I still spoke with Diana on the phone once a week or so, but those calls were mostly just the keep-in-touch variety. And she became a sort of sanity touchstone for me; someone I took comfort in talking with. She was that person I turned to when I wanted honest advice, or when I needed to hear a kind word. So we settled into a comfortable long-distance friend zone relationship. Until 1993. When my next assignment was in Washington DC.

Washington DC is within sort of weekend commuting distance of New England. So I started making the drive up to visit with her. What started as a visit once or twice every couple months gradually became a once-a-week routine. My passion was inflamed again, only this time the faulty expectations of my youth had been replaced by a more realistic and unselfish respect for love and sharing. We were living in the moment and enjoying each other’s company. Then one evening while out to dinner, Diana said we should get married.

“Are you sure this is what you want?” I answered. Because I wasn’t sure getting married to Diana was the best decision for either of us just then. My tour of duty in Washington DC was winding down and I was being re-assigned back to Hawaii in two months. I had just passed my 17th anniversary of joining the Navy and was within 3 years of retirement and a nice government pension. So unless she was willing to give up her life in New England, unless she was willing to uproot her daughter from school and move to Hawaii with me, unless she was willing to make the same commitment to marriage that I was willing to make, then getting married didn’t seem right. And she didn’t want to move.

So this time I didn’t follow my heart. And I moved on to Hawaii. A few months later, she called. She told me she had “met some else.” Years earlier I would have devastated by those words. This time, I was almost relieved. We were back in that place I had grown comfortable with. Back in that place I had come to appreciate for it’s rarity and value. We were now the best of friends. Our lives were interwoven, our friendship was a priority. Through our friendship, our lives were unencumbered and enriched. And so we continued to stay in touch. Weekly phone calls just like before. We exchanged gifts just like before. Sometimes for birthdays and Christmas. Sometimes for no reason at all.

Diana re-married and I continued focusing on my work. Continued to follow the ‘gypsy gene’ and pull up whatever shallow roots I had put down when each new re-assignment came along. Diana and I continued to stay in touch. Once or twice a week we’d chat over the phone. I’d tell her about my week, she’d tell me about hers. And hearing her voice would brighten my day; hearing her laugh infuse joy into my life.

I eventually retiring on 2004 and bought a house near Chicago where I’ve lived for the past 13 years or so. I’m now 65 years old. Too old and too comfortable in my single lifestyle to try and find a woman to live with. And it would never work out anyway. Because I love Diana. The sort of rare deep love defined by unconditional commitment. And if I’m sure of anything, it’s that I could never give that sort of love to anyone else.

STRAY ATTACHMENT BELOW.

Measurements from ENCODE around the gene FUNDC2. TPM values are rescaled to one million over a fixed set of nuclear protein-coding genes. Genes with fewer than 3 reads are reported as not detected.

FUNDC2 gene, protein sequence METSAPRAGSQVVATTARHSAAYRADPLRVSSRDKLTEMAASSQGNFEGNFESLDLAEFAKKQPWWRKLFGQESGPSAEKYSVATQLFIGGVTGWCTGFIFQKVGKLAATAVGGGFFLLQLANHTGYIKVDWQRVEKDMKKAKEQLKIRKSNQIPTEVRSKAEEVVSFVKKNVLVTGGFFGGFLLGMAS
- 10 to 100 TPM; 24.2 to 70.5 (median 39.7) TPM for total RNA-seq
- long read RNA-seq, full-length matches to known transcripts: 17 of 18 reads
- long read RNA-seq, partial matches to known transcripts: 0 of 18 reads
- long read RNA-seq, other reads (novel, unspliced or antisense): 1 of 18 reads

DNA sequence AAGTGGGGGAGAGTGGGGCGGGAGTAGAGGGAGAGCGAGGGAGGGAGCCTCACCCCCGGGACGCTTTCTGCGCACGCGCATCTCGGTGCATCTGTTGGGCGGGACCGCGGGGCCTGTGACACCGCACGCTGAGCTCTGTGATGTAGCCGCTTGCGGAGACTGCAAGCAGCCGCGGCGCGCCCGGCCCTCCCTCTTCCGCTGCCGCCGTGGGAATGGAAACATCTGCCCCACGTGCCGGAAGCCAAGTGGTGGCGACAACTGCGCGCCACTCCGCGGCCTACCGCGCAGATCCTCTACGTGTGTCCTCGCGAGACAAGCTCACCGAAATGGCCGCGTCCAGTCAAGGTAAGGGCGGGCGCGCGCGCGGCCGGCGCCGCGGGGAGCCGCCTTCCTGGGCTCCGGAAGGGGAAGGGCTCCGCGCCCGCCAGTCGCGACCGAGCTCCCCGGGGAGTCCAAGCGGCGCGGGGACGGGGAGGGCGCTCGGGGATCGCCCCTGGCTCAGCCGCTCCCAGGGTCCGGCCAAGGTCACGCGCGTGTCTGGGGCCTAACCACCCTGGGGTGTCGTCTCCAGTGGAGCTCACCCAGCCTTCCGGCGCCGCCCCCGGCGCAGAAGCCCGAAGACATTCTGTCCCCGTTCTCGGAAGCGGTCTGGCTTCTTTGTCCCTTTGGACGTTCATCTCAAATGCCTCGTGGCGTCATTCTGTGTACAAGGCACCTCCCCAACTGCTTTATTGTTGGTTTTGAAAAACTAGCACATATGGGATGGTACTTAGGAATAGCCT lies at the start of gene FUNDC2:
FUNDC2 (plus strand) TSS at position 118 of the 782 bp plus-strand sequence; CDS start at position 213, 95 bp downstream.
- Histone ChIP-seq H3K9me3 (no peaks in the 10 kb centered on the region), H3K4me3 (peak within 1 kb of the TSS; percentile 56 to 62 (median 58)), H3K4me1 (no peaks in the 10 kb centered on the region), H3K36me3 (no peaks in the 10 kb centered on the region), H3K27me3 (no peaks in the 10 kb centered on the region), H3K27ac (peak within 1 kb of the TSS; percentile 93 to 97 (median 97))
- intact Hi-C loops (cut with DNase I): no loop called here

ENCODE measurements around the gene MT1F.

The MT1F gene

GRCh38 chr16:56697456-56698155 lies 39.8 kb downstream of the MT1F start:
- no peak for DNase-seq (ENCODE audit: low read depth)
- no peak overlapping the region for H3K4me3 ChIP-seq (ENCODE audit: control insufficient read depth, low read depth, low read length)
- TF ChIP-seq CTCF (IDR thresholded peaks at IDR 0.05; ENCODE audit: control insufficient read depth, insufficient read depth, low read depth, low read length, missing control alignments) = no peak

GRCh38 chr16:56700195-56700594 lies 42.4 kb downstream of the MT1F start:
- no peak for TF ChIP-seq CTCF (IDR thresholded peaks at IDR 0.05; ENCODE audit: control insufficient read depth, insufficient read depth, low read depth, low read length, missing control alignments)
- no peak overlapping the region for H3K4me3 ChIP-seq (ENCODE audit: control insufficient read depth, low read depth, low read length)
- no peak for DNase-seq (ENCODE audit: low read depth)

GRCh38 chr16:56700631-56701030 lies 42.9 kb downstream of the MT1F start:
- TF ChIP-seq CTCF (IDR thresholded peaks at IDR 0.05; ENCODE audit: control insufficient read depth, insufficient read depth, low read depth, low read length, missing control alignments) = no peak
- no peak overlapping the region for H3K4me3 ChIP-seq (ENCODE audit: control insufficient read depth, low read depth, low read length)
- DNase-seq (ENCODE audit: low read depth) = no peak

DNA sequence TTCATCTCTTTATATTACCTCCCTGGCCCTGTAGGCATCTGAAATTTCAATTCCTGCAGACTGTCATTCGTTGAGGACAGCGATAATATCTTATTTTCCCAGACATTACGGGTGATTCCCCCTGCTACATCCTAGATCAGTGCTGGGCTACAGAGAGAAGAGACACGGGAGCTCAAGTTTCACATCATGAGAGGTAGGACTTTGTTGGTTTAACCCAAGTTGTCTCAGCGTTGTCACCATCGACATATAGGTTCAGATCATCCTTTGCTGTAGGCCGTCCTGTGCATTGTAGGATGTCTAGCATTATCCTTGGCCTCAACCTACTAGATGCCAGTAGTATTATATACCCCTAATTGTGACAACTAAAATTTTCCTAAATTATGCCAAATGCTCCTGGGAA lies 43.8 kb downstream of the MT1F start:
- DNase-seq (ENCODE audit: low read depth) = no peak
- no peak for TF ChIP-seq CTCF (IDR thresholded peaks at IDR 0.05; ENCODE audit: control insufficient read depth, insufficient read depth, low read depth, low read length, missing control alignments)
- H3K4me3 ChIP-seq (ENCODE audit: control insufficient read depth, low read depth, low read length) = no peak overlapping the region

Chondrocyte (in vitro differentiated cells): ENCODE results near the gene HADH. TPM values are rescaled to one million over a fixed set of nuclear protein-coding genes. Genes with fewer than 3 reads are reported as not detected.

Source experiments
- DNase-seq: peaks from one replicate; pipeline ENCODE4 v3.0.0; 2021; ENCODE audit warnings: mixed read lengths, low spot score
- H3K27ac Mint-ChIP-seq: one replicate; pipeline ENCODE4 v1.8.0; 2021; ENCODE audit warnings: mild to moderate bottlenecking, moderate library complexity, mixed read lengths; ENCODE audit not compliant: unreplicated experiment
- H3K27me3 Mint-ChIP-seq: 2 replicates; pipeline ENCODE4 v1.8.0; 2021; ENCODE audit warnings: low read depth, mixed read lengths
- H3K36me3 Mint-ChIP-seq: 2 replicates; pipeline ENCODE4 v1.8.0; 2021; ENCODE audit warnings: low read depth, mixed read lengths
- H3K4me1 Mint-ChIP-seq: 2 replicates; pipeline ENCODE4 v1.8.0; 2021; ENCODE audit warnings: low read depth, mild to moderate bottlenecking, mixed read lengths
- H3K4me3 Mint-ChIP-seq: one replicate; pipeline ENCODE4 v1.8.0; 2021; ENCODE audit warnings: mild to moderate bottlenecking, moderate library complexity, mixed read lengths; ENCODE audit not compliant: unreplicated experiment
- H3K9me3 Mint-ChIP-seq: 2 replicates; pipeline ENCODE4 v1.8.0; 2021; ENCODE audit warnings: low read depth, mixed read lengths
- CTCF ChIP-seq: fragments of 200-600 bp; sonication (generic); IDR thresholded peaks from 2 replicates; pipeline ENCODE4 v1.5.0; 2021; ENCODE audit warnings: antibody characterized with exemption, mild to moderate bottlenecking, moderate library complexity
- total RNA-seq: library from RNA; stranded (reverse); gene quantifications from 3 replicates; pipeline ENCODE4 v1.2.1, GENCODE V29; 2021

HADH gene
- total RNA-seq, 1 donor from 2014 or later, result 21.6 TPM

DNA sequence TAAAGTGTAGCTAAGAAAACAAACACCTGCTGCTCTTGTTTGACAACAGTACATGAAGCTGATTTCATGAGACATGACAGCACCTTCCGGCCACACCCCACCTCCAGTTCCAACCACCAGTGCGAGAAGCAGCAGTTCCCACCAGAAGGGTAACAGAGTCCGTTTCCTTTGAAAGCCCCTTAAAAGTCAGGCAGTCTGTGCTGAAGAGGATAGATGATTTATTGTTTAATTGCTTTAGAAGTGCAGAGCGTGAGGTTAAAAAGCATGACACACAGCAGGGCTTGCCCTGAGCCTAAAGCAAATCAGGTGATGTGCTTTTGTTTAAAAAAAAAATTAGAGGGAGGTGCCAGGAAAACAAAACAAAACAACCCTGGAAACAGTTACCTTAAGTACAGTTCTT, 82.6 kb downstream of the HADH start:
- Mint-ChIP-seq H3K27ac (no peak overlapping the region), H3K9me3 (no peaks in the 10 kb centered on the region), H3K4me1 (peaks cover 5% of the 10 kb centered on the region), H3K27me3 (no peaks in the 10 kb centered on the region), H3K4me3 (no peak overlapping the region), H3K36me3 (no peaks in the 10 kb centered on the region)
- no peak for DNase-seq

Diana has been married now for over 15 years. She still lives in New England. The hard days of single near-poverty motherhood are well behind her. She’s a grandmother and relishing that role. She’s happy and I’m happy for her. We still talk on the phone once a week. And we see each other once every few years or so.

In some ways she’s been the worse part of my life. In all other ways, she’s been the best. And when I look back, I have few regrets. Diana and I are in a good place. I love Diana. Because knowing her is a joy.  Because she’s still making my life better.  Because she’s my best and truest friend.

 

Dark Secrets Told

We all have our secrets.

Maybe it’s a secret fear. Maybe it’s something we did. Or something we didn’t do. It could be a confession, a dream, or a wish, a betrayal or a humiliation. It may be something that relentlessly torments us, something that holds us helplessly captive, even something that insidiously defines who we feel we really are. Then again, our secret may be something we rejoice in. It may be the pride we never expressed, the happiness we never shared, the pleasure we never admitted to, the joy we never shouted. But whatever it is, it’s something that we have never revealed to another soul, and perhaps it’s something that we’ve even kept from ourselves.

If only we could tell our secrets to someone. Perhaps we would feel the relief of an unburdened heart, the solace of a wrong that is righted, the peace of a forgiveness that is granted. But for most of us, it is courage that we lack and a hearing ear that we fear. If only we could admit the unadmittable, even if only to ourselves, for it is not the secret that we hold, but it is the secret that holds us.

And that’s where Ceara Lynch and her custom clips comes in. The clips are commissioned by individuals with a fetish. Most often, a secret fetish that holds the client captive. And, in a sense, the clip liberates the client. The process of acknowledging a secret, and then asking Ceara to express that darkest secret on film, is therapeutic. And that therapy extends beyond just that one person.